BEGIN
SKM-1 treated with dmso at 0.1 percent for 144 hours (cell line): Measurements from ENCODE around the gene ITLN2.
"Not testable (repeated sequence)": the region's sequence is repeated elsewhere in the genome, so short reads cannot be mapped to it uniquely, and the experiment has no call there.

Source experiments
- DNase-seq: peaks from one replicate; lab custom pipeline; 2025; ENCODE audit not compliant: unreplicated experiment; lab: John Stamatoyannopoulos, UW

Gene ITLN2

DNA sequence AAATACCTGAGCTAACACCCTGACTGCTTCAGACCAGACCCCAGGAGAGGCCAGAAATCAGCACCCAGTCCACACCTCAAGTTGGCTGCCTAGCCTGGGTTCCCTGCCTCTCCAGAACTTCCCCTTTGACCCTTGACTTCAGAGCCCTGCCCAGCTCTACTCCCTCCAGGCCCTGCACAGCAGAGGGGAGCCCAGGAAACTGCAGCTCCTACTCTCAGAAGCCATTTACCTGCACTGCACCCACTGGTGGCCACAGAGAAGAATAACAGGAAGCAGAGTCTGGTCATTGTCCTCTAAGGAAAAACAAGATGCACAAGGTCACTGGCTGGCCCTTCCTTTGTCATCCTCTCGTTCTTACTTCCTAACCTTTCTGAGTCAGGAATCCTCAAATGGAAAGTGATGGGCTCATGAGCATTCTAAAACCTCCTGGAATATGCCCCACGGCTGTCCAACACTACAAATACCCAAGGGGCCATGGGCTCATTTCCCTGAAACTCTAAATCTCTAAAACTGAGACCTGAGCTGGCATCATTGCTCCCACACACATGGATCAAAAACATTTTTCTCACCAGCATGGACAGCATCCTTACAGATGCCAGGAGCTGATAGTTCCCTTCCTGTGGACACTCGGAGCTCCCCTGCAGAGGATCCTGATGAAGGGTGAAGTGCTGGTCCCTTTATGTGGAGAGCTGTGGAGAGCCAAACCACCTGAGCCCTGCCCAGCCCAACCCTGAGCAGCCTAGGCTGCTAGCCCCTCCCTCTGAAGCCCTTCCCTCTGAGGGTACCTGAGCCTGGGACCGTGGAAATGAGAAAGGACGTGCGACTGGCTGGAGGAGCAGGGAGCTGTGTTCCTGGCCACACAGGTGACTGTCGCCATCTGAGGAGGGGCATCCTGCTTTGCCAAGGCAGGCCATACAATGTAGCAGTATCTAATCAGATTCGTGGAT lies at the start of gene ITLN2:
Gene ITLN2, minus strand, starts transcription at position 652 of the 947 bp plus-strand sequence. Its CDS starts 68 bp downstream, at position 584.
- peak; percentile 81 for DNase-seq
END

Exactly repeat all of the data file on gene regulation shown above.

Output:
SKM-1 treated with dmso at 0.1 percent for 144 hours (cell line): Measurements from ENCODE around the gene ITLN2.
"Not testable (repeated sequence)": the region's sequence is repeated elsewhere in the genome, so short reads cannot be mapped to it uniquely, and the experiment has no call there.

Source experiments
- DNase-seq: peaks from one replicate; lab custom pipeline; 2025; ENCODE audit not compliant: unreplicated experiment; lab: John Stamatoyannopoulos, UW

Gene ITLN2

DNA sequence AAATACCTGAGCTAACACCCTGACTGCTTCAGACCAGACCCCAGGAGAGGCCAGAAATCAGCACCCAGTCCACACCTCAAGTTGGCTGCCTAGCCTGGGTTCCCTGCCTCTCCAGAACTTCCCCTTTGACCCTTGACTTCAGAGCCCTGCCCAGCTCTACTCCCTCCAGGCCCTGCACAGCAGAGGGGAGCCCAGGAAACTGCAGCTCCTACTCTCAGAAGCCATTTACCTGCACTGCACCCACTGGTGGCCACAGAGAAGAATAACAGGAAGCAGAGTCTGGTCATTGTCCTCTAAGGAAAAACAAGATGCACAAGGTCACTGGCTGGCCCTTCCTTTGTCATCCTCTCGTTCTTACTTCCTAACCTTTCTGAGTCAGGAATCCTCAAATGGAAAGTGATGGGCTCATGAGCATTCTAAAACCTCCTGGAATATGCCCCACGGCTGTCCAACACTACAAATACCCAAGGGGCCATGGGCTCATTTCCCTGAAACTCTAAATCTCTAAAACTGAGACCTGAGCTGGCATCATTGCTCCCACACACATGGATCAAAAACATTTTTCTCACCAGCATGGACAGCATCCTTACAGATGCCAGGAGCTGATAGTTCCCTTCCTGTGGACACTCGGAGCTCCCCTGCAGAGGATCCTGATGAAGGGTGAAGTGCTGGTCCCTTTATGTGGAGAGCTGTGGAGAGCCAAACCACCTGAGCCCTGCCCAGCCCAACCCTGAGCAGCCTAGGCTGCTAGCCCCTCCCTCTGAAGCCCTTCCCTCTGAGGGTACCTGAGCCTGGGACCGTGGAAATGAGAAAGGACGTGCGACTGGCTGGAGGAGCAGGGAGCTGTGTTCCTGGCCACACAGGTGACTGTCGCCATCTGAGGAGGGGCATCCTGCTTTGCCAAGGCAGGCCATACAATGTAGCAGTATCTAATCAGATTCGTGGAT lies at the start of gene ITLN2:
Gene ITLN2, minus strand, starts transcription at position 652 of the 947 bp plus-strand sequence. Its CDS starts 68 bp downstream, at position 584.
- peak; percentile 81 for DNase-seq